1. The Man Who Knew Infinity by Robert Kanigel
The self-taught Indian genius Srinivasa Ramanujan had a flair for strange and beautiful formulas, so unusual that mathematicians are still coming to grips with their true meaning. He was born into a poor Brahmin family in 1887 and was pursuing original research in his teens. In 1912, he was brought to work at Cambridge. He died of malnutrition and other unknown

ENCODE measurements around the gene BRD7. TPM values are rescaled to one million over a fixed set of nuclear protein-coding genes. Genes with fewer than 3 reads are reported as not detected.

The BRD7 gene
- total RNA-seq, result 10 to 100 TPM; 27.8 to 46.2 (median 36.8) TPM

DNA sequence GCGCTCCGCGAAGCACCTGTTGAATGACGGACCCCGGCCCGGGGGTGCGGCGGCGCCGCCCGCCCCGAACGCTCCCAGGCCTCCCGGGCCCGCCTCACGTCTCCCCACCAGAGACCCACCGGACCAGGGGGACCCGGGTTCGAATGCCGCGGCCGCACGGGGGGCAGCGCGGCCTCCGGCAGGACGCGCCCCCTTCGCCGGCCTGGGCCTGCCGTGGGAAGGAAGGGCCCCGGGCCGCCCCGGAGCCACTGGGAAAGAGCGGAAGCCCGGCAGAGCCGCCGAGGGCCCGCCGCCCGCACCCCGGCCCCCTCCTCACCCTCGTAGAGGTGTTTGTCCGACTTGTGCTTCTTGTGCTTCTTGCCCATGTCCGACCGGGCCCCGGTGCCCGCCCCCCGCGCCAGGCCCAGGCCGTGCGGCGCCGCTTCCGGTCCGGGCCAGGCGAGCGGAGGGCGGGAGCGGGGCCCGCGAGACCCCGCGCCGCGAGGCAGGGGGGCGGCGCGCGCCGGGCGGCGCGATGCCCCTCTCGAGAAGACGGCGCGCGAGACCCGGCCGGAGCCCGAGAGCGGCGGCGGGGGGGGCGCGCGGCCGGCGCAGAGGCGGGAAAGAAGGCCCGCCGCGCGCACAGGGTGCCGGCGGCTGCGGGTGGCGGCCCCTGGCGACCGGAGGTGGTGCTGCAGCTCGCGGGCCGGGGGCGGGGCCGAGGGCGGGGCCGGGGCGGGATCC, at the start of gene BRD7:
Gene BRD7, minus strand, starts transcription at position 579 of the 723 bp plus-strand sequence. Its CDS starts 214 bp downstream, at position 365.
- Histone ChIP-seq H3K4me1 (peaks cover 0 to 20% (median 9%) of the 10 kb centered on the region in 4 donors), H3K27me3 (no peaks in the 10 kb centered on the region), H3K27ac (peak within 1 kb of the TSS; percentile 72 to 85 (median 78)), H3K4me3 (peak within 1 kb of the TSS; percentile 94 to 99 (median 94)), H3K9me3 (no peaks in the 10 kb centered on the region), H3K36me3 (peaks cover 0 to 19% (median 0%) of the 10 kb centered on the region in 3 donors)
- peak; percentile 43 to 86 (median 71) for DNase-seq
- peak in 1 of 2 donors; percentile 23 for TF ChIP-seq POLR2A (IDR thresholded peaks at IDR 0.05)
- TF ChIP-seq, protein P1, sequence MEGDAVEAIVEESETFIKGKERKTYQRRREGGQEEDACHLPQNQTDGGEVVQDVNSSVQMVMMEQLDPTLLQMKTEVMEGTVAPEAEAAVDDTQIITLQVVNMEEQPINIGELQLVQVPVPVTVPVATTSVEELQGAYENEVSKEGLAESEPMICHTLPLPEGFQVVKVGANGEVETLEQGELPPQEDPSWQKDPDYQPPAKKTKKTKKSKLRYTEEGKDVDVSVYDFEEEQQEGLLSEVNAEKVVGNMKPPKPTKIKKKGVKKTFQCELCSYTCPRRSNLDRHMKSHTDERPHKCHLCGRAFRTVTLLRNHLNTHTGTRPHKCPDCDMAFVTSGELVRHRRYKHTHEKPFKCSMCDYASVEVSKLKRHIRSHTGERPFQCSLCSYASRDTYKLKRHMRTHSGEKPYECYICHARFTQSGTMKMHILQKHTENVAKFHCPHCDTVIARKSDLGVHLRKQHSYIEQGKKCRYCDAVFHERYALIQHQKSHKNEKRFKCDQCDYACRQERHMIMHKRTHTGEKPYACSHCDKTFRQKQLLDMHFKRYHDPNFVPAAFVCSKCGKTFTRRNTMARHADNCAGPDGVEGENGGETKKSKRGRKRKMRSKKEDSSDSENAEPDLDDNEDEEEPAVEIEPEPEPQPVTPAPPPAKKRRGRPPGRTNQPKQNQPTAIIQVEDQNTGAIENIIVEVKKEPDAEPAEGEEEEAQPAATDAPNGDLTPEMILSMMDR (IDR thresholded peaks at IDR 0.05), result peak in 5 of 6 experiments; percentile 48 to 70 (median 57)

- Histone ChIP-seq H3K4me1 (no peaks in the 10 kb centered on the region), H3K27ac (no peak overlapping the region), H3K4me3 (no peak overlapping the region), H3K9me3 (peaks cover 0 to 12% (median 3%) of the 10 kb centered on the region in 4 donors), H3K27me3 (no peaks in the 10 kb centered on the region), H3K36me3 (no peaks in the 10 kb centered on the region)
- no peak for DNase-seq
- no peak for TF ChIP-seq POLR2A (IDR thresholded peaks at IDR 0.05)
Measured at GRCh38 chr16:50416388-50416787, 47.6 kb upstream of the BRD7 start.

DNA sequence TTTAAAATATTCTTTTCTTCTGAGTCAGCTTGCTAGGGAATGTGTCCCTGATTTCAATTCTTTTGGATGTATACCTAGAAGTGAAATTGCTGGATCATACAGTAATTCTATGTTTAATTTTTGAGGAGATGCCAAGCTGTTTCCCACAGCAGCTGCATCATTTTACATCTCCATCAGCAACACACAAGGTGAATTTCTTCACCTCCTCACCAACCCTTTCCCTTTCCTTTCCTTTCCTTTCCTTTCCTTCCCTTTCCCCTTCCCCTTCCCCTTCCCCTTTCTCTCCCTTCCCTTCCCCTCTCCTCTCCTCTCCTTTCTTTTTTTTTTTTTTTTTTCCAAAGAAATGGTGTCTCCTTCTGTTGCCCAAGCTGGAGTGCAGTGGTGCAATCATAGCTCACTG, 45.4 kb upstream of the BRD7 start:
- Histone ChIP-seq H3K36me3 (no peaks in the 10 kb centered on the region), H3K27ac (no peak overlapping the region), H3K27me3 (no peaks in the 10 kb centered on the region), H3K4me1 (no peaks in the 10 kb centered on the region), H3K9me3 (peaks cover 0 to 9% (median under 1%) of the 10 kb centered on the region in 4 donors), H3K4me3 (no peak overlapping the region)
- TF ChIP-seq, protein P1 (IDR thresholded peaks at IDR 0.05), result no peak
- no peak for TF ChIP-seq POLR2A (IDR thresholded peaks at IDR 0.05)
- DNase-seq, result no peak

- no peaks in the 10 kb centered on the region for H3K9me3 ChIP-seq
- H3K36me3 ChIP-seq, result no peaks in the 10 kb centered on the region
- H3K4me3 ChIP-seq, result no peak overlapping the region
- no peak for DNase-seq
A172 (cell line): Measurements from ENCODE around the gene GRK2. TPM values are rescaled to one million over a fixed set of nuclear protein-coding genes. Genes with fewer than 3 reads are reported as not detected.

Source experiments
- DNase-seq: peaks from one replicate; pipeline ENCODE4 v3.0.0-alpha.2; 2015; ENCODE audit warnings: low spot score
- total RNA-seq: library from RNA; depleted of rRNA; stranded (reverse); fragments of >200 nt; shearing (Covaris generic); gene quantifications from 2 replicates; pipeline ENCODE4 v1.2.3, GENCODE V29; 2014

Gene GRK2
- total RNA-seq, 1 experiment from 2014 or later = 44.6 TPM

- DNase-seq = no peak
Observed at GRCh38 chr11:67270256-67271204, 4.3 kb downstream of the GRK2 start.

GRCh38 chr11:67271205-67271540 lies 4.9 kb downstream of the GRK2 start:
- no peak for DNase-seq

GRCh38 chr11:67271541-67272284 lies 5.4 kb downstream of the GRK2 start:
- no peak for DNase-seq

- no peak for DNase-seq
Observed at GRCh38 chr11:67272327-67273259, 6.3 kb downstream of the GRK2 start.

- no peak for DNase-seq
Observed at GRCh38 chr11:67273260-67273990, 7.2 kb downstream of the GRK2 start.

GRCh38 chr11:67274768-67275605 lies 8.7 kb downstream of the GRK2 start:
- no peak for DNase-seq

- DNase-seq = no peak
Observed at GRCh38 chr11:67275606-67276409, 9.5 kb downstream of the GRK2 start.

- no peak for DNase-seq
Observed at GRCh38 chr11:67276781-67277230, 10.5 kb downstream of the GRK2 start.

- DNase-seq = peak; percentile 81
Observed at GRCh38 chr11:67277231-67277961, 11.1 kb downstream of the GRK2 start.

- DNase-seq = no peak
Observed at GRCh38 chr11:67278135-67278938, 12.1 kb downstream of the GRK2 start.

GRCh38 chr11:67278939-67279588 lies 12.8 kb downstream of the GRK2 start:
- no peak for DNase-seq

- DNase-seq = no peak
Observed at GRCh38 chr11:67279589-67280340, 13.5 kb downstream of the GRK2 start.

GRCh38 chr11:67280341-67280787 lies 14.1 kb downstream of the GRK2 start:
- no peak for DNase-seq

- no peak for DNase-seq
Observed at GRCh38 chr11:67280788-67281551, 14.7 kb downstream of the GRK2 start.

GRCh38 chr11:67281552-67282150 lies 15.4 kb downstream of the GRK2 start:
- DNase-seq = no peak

This is the remarkable story of how mathematicians eventually proved he was right. classified according to the mathematical area involved. 4. After some experimentation he convinced himself that the same goes for any map whatsoever. Bach by Douglas Hofstadter One of the great cult books. It contains enough detail to be satisfying. What is Mathematics Really? by Reuben Hersh . There has never been another mathematical life story like it: absolutely riveting. who proved that some questions in arithmetic can never be answered. topology. Learn how to make a hexaflexagon and why playing Brussels sprouts is a waste of time. but remains accessible and informative throughout. Gödel. a very original take on the logical paradoxes associated with selfreference. DNA and computers get extensive treatment too. On the surface his columns were about puzzles and games. the jungles around the Orinoco River. along with their friend Crab who invents the tortoise-chomping record player. Three different kinds of truth are examined: formal classical logic. and elsewhere. presented through a series of quirky adventures in the Greek Islands. bringing into question the meaning of "proof". Examines tricky concepts like infinity. was attempting to colour the counties in a map of England. He combined a playful and clear approach to his subject with a well-developed taste for what was mathematically significant. and probability through tall tales and anecdotes. some surprisingly deep.causes in 1920. Four Colours Suffice by Robin Wilson In 1852 Francis Guthrie. 6. 3. but only with the aid of computers. but they all concealed mathematical principles. such as "this statement is false". Guthrie discovered that he needed only four different colours to ensure that any two adjacent counties had different colours. The story of the student who believed nothing except his calculator is an object lesson for everyone who thinks mathematics is just 'sums'. Escher. Hofstadter combines the mathematical logic of Kurt Gödel. the role of the infinite. some simple. The Colossal Book of Mathematics by Martin Gardner In his long-running Mathematical Games column in Scientific American. 2. Euclid in the Rainforest by Joseph Mazur A thoroughly readable account of the meaning of truth in mathematics. The book consists of numerous selections from his columns. 5. Gardner – a journalist with no mathematical training – created the field of recreational mathematics. leaving a rich legacy that is still not fully understood. a young South African mathematician. and inference by plausible reasoning. with the etchings of Maurits Escher and the music of Bach. Frequent dramatic dialogues between Lewis Carroll's characters Achilles and the Tortoise motivate key topics in a highly original manner.